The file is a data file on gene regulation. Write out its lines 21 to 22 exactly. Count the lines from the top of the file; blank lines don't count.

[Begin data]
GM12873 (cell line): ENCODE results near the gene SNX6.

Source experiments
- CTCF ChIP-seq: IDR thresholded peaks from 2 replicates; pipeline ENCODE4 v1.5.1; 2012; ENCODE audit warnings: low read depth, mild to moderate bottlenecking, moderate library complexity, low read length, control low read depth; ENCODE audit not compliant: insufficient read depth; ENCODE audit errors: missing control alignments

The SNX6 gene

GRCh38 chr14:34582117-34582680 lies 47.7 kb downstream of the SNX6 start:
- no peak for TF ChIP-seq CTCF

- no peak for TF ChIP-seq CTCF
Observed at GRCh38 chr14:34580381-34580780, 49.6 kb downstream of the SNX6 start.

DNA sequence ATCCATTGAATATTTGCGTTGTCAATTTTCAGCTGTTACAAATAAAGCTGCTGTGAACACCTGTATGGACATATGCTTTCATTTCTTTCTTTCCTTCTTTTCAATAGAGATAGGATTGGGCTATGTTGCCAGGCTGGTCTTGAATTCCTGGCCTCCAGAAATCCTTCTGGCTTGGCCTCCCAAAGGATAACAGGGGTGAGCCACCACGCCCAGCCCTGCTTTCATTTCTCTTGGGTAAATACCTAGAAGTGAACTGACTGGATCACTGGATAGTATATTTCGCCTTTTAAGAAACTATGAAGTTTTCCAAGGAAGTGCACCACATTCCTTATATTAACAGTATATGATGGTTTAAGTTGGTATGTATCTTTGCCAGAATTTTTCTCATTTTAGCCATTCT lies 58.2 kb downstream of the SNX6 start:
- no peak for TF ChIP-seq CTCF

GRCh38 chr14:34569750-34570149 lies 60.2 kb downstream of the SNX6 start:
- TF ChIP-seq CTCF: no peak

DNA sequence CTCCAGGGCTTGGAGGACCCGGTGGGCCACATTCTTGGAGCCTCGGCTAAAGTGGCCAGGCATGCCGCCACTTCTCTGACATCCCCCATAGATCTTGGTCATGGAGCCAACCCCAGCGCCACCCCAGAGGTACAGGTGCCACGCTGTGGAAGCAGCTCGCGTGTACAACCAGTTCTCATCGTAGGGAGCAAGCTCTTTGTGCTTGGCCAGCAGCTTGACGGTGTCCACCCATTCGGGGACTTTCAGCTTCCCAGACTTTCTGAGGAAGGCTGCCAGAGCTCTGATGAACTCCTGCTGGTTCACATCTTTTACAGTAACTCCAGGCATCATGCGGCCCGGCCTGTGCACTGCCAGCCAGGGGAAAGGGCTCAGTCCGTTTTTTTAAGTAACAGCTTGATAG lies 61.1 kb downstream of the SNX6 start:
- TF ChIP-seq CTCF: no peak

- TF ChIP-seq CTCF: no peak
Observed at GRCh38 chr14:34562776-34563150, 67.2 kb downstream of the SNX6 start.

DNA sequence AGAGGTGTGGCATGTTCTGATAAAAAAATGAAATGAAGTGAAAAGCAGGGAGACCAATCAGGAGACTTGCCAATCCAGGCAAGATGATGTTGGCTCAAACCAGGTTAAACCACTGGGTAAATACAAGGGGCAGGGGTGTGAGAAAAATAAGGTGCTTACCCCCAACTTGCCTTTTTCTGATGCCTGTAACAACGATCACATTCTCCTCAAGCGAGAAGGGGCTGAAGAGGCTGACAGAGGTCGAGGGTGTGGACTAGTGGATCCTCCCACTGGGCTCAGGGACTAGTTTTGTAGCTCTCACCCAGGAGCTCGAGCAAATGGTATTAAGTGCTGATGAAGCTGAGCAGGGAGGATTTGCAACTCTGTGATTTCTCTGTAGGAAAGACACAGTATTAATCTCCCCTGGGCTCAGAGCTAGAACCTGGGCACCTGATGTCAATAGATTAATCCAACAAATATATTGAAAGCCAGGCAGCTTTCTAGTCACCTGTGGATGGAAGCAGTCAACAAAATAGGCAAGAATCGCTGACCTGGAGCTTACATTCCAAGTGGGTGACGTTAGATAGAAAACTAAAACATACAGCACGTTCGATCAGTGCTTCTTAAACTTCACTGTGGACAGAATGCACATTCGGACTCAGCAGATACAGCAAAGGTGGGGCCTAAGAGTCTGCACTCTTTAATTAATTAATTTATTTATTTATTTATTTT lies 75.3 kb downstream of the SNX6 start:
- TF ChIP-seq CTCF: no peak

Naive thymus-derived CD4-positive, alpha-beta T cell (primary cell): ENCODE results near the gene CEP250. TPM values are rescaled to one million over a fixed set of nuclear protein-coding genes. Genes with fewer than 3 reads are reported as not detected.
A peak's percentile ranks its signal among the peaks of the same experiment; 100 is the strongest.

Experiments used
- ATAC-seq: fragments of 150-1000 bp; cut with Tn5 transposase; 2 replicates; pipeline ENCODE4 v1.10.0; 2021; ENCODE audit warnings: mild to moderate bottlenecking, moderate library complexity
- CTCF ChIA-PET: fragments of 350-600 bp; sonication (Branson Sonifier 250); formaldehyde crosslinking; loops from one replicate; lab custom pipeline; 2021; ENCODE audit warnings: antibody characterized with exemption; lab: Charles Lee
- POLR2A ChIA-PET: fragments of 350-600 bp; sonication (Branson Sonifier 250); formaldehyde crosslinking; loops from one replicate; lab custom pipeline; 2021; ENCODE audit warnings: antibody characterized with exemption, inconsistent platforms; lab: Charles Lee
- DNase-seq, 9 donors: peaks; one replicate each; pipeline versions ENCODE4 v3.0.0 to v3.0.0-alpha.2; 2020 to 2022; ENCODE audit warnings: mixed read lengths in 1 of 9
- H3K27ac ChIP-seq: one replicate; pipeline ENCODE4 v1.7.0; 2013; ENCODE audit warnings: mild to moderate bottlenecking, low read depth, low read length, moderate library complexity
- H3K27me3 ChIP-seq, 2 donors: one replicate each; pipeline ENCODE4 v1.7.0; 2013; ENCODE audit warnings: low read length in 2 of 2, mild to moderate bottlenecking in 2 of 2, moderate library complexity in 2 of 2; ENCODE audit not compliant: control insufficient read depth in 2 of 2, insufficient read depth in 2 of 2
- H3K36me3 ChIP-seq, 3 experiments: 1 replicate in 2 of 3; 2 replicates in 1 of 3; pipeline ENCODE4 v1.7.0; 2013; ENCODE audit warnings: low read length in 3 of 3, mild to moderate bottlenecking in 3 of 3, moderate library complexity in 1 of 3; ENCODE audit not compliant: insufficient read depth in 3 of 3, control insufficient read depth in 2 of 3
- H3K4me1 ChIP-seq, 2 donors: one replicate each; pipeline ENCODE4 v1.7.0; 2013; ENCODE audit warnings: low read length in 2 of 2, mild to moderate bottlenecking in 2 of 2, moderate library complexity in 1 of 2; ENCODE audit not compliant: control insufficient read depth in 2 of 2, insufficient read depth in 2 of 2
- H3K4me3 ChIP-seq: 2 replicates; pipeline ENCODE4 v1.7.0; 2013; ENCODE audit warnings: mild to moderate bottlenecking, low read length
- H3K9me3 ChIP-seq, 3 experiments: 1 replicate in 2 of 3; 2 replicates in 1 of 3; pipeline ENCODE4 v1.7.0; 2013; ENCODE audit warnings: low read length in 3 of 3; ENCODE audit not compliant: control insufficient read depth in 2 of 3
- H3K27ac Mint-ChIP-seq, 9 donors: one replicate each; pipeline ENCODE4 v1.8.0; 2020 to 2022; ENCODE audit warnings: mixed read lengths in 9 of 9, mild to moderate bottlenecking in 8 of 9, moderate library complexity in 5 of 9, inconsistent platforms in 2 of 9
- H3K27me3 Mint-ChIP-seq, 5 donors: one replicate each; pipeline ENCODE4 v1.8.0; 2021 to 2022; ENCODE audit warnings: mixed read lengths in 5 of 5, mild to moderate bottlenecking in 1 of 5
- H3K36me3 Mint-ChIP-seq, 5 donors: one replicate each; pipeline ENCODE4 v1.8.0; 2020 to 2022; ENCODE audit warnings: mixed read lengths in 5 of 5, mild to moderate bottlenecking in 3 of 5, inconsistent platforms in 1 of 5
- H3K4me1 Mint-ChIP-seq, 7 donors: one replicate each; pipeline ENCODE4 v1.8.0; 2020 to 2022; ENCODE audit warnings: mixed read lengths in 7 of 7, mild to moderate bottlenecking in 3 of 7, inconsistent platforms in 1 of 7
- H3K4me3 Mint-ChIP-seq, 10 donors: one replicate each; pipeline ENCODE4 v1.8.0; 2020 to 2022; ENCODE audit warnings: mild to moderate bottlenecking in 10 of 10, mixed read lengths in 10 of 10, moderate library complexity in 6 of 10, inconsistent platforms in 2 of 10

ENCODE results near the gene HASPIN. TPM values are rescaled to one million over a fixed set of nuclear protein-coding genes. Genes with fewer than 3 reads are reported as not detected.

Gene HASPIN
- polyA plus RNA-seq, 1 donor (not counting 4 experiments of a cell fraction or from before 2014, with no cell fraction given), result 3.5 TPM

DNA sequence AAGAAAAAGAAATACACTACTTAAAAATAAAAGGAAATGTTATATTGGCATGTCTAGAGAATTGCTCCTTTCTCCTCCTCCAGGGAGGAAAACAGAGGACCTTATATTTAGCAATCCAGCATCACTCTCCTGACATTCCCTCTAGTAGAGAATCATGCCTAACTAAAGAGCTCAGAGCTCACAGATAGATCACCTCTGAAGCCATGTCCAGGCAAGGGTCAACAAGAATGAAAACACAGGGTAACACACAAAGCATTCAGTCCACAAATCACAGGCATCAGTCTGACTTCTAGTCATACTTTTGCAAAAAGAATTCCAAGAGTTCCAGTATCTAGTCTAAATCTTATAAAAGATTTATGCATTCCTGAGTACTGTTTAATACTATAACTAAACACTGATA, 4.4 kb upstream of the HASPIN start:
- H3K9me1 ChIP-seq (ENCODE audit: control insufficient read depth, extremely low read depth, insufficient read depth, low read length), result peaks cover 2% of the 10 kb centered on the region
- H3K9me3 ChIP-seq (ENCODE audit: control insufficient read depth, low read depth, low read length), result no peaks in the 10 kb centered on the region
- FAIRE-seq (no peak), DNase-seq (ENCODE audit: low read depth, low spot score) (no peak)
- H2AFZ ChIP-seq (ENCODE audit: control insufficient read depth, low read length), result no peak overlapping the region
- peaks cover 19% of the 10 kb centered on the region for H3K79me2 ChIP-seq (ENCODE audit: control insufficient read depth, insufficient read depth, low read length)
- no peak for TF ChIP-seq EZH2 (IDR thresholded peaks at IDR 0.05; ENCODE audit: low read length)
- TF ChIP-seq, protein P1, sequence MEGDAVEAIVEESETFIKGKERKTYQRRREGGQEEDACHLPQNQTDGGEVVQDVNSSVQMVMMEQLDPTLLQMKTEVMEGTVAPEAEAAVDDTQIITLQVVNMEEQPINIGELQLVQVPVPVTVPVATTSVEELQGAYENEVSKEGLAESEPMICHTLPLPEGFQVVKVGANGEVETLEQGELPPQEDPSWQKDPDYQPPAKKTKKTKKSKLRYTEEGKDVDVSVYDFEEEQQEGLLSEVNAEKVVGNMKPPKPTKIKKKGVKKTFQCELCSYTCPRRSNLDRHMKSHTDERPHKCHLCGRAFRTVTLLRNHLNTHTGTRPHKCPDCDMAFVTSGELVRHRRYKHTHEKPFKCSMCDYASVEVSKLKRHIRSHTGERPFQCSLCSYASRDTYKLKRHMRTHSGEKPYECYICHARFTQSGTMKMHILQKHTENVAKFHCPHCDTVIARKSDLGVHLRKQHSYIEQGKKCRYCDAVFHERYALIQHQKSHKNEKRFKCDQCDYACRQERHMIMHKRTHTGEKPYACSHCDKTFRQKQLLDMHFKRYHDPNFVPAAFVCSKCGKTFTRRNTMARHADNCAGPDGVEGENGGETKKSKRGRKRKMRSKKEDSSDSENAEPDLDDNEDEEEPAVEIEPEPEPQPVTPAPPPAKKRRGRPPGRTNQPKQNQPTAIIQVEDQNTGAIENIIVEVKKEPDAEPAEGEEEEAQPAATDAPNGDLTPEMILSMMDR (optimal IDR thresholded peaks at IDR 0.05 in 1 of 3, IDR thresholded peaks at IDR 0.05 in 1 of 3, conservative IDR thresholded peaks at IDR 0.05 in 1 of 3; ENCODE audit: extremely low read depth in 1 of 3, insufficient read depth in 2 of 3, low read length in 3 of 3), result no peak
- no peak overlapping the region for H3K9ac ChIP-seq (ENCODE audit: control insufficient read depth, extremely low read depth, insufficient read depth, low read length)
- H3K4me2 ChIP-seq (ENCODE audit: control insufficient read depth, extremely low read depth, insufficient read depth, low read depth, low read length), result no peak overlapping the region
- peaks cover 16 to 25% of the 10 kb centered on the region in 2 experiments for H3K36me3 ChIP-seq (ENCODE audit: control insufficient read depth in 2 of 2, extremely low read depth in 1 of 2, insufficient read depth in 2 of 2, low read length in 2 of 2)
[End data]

Experiments used
- ATAC-seq: fragments of 150-1000 bp; cut with Tn5 transposase; 2 replicates; pipeline ENCODE4 v1.10.0; 2021; ENCODE audit warnings: mild to moderate bottlenecking, moderate library complexity